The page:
Module 5: Laboratory Infrastructure

Maputo Declaration

Laboratories are the backbone of the entire public health surveillance system. Correct laboratory diagnosis is essential for treatment and data collection of many diseases. A large barrier to laboratory access in developing countries is the distance between the patient and the laboratory. Many patients cannot afford to make one trip to a clinic for tests, and then make another return trip weeks later (after their specimens have been shipped long distances to be scrutinized) to view their results. To solve this problem, POC tests would be ideal in developing countries. However, POC tests are often unreliable or non-existent for many diseases with high health burdens.(1) For these diseases, traditional laboratory diagnostic procedures are necessary, and lab turn-around time is crucial in determining the patient’s outcome.(2)

In 2008, representatives from many areas of the WHO met together in Maputo, Mozambique to discuss the importance of clinical laboratory enhancement worldwide. They put forth the Maputo Declaration on Strengthening of Laboratory Systems, which called for a more united laboratory system that was integrated in its approach to controlling the burden of priority diseases—HIV, malaria, and tuberculosis.(3)

Objectives of the Maputo meeting included:(4)

In developing countries, there is an increasing need for the improvement of individual labs, as well as a building and reshaping of entire lab networks. This need is increasingly apparent with regard to the AIDS epidemic, as a majority of people with HIV are unaware that they are infected.(5)

Individual Lab Enhancement

The quality of individual laboratories is often assessed using the following criteria:(6)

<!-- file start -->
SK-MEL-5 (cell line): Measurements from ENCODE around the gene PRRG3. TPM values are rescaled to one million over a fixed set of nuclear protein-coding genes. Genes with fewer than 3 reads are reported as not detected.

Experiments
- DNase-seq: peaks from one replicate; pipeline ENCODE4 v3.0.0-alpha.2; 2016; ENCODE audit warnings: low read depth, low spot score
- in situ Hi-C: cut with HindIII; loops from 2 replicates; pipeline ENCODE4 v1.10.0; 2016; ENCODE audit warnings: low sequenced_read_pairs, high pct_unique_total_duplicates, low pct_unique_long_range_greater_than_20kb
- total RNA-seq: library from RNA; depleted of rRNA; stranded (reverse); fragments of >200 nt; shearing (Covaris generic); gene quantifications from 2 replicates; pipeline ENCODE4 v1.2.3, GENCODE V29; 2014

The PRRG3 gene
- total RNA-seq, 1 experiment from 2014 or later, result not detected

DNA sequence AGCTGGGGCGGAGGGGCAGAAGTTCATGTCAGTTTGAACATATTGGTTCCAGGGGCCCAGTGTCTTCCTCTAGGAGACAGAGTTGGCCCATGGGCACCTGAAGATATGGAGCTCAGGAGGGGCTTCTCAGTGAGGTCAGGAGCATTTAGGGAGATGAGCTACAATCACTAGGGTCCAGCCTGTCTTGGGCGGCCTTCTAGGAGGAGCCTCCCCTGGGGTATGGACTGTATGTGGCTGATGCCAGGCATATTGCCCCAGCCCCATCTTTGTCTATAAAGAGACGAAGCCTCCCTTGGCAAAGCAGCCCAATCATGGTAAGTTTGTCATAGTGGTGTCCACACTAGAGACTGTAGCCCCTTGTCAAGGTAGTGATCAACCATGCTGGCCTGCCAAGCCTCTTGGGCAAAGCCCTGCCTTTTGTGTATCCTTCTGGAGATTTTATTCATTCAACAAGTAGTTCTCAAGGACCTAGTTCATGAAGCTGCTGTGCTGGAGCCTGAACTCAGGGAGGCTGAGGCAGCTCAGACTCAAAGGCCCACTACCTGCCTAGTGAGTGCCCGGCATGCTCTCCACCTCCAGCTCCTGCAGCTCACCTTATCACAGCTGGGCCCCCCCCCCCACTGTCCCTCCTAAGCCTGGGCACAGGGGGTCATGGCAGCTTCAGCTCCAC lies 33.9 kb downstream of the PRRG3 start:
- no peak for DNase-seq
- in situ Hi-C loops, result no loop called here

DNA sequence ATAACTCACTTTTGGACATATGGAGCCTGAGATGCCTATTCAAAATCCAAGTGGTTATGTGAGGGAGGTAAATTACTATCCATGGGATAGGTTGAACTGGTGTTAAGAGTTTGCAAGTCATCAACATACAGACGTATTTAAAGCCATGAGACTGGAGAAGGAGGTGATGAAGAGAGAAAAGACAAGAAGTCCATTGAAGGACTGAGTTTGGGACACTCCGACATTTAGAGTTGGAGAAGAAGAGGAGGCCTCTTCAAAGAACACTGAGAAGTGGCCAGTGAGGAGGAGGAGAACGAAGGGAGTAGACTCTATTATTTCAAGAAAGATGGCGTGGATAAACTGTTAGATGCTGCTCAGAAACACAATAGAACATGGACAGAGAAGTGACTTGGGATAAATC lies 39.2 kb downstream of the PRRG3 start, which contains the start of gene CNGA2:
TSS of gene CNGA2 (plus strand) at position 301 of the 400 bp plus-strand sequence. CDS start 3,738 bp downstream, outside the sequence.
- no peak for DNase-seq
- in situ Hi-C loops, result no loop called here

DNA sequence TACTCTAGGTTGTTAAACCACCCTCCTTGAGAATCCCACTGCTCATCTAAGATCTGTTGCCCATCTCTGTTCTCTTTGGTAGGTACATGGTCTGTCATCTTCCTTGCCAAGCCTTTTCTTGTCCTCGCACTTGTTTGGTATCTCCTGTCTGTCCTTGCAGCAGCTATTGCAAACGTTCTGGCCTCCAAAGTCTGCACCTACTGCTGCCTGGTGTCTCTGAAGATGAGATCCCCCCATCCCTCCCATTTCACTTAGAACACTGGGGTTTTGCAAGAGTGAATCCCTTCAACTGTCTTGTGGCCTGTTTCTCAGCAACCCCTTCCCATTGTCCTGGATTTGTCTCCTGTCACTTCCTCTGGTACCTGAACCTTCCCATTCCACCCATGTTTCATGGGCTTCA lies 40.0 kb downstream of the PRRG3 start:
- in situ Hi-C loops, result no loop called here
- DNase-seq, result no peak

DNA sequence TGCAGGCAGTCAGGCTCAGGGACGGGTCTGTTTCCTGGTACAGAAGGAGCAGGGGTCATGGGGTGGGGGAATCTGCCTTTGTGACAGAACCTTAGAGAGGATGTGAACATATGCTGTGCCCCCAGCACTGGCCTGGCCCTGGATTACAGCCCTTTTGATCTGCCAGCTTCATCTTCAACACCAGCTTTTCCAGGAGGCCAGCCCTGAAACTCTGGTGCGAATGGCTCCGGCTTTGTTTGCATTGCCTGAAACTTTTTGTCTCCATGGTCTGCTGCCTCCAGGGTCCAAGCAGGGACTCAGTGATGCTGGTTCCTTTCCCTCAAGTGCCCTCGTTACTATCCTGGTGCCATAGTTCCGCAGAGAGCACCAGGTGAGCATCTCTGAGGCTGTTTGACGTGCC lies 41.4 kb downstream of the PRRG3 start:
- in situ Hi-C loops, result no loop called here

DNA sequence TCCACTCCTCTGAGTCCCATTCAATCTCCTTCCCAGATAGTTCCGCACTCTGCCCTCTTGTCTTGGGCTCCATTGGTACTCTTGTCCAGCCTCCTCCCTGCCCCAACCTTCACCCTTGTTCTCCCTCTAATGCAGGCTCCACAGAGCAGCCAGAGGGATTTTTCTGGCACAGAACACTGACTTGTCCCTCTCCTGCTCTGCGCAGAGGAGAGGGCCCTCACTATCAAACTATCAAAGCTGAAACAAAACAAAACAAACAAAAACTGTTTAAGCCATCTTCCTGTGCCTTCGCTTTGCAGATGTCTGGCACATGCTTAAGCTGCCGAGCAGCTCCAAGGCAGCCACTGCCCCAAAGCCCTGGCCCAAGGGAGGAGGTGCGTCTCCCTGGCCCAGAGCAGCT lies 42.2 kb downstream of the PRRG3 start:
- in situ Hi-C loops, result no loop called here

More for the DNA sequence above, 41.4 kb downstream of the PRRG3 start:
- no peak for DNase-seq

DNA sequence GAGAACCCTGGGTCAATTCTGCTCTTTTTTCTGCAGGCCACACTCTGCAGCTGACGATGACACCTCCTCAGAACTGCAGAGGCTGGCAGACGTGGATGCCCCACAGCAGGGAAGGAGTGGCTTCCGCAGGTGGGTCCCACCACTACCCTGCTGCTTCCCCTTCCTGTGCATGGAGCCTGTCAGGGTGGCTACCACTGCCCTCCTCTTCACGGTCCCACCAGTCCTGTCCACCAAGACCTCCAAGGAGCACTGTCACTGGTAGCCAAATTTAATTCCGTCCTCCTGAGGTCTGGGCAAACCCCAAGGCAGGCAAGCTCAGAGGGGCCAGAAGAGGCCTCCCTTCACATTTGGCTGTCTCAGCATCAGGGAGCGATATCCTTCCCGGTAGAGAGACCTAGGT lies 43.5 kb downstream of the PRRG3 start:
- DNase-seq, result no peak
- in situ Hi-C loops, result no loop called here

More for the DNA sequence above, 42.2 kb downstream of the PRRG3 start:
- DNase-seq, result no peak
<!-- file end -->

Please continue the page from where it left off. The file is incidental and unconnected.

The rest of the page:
Laboratories in developing countries often fall short on many of these criteria, compared to laboratories in the developed world. Of particular importance is improved training of laboratory staff. Studies show that in developing countries, the quality of trained staff personnel and their distance from a capital city are positively correlated.(7) This is especially problematic when many citizens live in rural areas. Developing countries also tend to lack mechanisms for assessing laboratory quality.(8) This is problematic because without surveillance of laboratory work, there is no way to ensure the usefulness of the lab’s existence.

Planning a National Laboratory Network

The Association of Public Health Laboratories collaborated with the WHO-Geneva, WHO-Regional Office for Africa, and the CDC to develop the Guidance for Development of National Laboratory Strategic Plans. This document serves as a “guidance tool for country leaders for the development of NLSP and provides information on organizations available to support countries with technical expertise and funding”.(9) The publication helps countries organize themselves as they create an interconnected system of quality laboratories.

Description: http://ajcp.ascpjournals.org/content/134/3/368/F2.large.jpg

http://ajcp.ascpjournals.org/content/134/3/368/F2.expansion.html

The laboratory network that developing countries create should be a tiered referral system (see chart above) that serves patients with its interconnectivity and ability to rapidly disseminate diagnoses.(10) There should be a primary federal reference laboratory linked to multiple regional district laboratories.(11) Standardization across laboratories is critical for easy and fluid communication within the system.

According to an article by experts in the field, important parts of a national plan to develop a network of laboratories in developing countries include:(12)

The establishment of functioning, tiered, quality laboratory systems in developing countries depends on public-private partnerships, political will from the country’s government, and extensive planning.(13) Stakeholders should work together to pool resources and ensure that there are no wasted materials in new lab-building initiatives. The training of lab technicians is also very important in ensuring that labs function properly.(14) Major global health organizations (including the WHO and CDC) continue to create standardized sets of manuals and materials that can be used in training to assure the quality of human resources.(15) It is also important for those involved in building laboratory capacity to advocate for more resources from public and private sources. Without a functioning laboratory system for diagnostic and statistical reporting, public health initiatives in developing countries are blindly attacking health problems with no facts to support their programs.

Case Study: Building Laboratory Infrastructure in Tanzania